Over 700 Barges Stranded by Mississippi River Closure in Memphis Due to Bridge Crack
The U.S. Coast Guard said 44 vessels with a total of 709 barges are now in the queue as a 1-miles stretch of the Mississippi River remains closed after a...
Last week I took part in the SEAaT Fuelling the Future Conference in London, chairing the afternoon session on future fuels. It was an interesting day and, with plenty of ship operators present, the presentations served only to emphasise the complexity of decision making for those operating in the ECAs as 2015 approaches.
Uncertainty reigns. Exemptions are being sought. For ferry operators the likely solution of switching to marine diesel in the face of short term lack of confidence in scrubbers seems to be the consensus decision. But the mix of government support for international regulation in shipping (re-affirmed by the UK Shipping Minister) but powerlessness to change European decisions; no way of knowing what the relative price and availability of competing mainstream alternatives HFO, diesel/gasoil, LNG; the likelihood that increased price of cleaner fuel (whatever is used – there is an assumption that costs will only increase) will have the perverse and unintended effect of closing ferry routes, driving traffic onto the roads and through already very busy places like Dover.
Overall, it was a bleak picture for those who have to make operational decisions. That was the morning. The focus was all about compliance, with very little emphasis on greenhouse gases.
Of course those condemned to operate in the ECAs as opposed to worldwide traders have very different perspectives. I need to see the slide again, but the fact that, as Damian Kennaby showed, 90% of the world’s bunkers are consumed by 20% of the world’s ships. Those are mainly large, worldwide trading, deep sea tankers, bulkers and container ships that do not spend a great deal of time in ECAs and, although he was looking at fuel availability, his slide makes the point that local air quality issues – to have a big impact – could be better addressed if they are not coupled with the global problem of greenhouse gases.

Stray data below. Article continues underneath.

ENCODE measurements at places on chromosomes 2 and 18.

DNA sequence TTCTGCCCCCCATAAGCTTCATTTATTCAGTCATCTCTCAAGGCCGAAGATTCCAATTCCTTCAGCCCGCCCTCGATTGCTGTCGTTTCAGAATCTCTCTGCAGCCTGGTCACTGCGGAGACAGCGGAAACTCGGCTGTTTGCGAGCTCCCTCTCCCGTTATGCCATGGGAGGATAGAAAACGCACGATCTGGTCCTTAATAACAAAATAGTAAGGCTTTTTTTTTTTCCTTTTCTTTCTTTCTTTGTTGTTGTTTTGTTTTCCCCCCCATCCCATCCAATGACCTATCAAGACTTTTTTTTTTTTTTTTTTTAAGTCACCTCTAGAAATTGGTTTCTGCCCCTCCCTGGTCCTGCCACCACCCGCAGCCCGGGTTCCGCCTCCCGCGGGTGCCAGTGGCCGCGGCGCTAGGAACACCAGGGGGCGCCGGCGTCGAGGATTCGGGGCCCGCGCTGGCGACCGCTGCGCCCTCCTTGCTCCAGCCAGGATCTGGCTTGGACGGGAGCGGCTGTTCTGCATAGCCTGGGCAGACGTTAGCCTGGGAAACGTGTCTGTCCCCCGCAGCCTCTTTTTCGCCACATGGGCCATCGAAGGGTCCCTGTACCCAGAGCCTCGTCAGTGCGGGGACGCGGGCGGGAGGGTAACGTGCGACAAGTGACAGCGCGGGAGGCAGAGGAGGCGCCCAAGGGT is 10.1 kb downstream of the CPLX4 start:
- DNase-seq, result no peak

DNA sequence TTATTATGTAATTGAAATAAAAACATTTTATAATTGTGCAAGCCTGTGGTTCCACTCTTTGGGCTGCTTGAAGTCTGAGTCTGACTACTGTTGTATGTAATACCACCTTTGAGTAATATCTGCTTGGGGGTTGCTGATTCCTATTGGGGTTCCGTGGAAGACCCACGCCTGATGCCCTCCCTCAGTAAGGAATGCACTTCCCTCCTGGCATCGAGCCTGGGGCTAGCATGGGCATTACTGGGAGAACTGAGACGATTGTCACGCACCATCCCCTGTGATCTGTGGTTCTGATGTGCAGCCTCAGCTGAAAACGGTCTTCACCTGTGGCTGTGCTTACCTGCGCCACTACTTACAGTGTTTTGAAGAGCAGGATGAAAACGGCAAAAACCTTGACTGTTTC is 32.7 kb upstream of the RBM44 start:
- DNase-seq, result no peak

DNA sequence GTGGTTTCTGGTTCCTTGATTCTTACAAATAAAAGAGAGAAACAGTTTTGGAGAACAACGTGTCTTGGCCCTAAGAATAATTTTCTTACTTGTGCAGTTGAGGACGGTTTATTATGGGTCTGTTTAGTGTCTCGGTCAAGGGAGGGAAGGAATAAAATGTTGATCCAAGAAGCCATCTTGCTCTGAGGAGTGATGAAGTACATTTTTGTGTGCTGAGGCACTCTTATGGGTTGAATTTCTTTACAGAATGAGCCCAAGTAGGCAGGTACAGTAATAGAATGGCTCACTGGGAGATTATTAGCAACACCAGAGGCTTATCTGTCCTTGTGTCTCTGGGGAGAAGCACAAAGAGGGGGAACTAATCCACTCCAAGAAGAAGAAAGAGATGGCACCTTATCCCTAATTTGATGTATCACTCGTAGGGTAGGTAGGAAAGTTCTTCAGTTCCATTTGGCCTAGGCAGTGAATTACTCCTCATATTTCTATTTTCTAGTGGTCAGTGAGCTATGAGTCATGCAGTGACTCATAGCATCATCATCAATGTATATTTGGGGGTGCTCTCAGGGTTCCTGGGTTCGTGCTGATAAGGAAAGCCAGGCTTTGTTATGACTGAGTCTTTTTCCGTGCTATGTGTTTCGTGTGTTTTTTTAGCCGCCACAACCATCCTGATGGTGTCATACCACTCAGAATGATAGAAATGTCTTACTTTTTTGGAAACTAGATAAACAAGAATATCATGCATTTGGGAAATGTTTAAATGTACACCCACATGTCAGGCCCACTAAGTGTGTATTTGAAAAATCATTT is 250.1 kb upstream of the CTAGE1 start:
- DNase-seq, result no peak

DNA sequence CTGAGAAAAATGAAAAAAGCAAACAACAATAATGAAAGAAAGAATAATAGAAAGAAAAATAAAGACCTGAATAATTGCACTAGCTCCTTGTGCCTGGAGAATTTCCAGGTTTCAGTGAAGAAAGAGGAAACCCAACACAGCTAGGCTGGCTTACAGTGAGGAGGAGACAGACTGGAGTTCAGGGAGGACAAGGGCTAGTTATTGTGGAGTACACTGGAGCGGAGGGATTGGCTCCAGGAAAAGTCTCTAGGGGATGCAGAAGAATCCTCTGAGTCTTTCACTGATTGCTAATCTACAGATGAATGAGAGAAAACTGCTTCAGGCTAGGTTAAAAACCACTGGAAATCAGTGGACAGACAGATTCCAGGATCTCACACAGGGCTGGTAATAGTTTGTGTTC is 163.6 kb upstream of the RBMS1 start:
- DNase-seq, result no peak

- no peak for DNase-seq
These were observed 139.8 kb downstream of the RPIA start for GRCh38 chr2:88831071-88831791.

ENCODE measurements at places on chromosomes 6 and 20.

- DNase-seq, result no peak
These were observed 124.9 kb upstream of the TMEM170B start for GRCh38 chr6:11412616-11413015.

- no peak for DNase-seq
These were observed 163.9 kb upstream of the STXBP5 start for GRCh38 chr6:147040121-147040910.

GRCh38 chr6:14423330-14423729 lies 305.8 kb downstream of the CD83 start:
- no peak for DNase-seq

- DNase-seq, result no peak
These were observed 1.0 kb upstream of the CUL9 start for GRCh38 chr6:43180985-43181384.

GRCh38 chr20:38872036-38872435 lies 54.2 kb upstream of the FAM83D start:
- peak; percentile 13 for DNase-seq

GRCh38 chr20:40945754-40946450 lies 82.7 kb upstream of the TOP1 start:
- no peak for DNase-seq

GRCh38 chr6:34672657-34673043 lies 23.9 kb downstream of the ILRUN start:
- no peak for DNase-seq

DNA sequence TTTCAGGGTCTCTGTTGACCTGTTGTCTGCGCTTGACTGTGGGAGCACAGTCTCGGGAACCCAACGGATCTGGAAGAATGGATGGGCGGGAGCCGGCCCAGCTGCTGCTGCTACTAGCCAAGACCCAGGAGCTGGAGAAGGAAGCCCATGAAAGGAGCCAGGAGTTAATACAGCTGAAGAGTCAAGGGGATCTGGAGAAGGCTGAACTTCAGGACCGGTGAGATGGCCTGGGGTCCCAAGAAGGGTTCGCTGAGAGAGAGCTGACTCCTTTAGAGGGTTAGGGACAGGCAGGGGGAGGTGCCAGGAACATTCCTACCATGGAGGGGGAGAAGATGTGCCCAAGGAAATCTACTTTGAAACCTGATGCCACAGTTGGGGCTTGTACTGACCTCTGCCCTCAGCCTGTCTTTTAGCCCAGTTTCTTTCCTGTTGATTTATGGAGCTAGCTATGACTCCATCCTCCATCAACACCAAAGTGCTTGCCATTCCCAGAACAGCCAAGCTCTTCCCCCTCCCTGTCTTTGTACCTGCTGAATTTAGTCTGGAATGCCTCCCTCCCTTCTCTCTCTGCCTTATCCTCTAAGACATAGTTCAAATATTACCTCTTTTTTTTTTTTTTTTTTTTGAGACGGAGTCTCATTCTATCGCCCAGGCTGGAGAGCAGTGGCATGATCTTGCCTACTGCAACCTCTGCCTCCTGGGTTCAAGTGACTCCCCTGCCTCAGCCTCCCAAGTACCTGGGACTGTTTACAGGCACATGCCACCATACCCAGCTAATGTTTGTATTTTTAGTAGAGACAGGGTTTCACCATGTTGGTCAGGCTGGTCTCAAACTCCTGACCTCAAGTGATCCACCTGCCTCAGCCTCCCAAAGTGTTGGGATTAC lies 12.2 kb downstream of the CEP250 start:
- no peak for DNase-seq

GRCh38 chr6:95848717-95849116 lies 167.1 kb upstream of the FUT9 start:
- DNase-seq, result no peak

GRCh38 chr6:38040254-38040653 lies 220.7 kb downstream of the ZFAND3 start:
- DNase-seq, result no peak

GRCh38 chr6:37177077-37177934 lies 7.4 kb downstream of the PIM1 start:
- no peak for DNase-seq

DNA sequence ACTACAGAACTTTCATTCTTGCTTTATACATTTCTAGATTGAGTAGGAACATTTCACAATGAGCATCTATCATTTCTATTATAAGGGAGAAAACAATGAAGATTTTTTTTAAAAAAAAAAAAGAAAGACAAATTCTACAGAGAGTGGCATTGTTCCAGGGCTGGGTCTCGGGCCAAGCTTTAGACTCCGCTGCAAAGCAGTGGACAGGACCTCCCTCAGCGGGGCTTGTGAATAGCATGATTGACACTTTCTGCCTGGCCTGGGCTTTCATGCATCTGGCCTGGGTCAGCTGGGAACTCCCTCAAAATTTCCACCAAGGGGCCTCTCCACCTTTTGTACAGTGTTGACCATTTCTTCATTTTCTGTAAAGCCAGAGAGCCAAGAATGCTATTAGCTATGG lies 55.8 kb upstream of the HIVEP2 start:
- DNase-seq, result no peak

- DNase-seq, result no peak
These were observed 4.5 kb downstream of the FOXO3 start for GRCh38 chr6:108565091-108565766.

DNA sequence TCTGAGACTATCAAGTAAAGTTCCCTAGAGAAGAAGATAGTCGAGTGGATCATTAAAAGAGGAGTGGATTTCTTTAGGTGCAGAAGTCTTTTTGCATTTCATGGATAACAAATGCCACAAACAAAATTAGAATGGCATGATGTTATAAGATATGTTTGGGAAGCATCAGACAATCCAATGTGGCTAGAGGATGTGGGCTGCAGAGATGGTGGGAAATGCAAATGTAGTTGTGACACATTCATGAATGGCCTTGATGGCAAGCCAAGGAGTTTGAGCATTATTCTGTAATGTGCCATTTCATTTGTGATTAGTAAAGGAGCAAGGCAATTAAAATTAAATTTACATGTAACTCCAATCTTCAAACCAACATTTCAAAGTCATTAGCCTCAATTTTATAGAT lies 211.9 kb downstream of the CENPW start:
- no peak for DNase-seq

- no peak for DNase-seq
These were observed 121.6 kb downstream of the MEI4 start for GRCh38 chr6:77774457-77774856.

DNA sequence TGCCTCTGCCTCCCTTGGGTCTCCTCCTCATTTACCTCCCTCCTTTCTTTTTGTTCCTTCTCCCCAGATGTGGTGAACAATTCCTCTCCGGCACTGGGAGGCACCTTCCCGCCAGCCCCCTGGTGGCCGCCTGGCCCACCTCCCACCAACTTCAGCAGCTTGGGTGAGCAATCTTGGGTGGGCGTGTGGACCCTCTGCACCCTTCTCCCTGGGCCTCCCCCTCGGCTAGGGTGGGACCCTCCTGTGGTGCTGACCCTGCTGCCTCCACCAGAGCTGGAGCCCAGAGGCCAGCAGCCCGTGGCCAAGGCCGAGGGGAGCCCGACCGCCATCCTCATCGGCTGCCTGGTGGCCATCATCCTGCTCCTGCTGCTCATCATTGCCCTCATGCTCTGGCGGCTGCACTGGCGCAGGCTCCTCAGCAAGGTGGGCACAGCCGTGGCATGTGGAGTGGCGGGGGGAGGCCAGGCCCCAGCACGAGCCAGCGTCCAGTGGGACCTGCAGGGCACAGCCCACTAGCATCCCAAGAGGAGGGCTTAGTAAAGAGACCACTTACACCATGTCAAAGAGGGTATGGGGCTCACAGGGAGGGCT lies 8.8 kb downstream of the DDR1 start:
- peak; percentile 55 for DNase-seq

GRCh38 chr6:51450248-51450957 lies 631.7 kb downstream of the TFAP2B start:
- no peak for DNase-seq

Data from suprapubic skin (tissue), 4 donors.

Could the deep sea players switch to gas or renewables? On the basis of the evidence we saw, as long as HFO is available – and scrubbers work by 2020, it’s hard to see any other alternative being attractive to most of the deep sea players.
In the afternoon, there was considerable interest in the presentations about future fuels before the Carbon War Room’s Peter Boyd talked about how the industry could reduce carbon and make money – he is working on a scheme to provide the structure to realise those savings.
The new sources of energy that were examined, in the longer term, may offer a way out of the impasse described in the morning sessions and discussing them seemed to raise the spirits. But, even if only for auxiliary power, wind power, biogas and hydrogen all have potential. Stena’s presentation on methanol offers a refreshingly practical approach to capitalising on the abundant availability of natural gas but without the need for LNG infrastructure.
For now, for deep sea ships, any meaningful impact – for the environment, for shipowners’ bottom lines – will probably have to come through efficiency measures. And I think we are going to hear a lot more about how to finance those measures.
Nick Brown is the Marine Communications Manager at Lloyd’s Register in London
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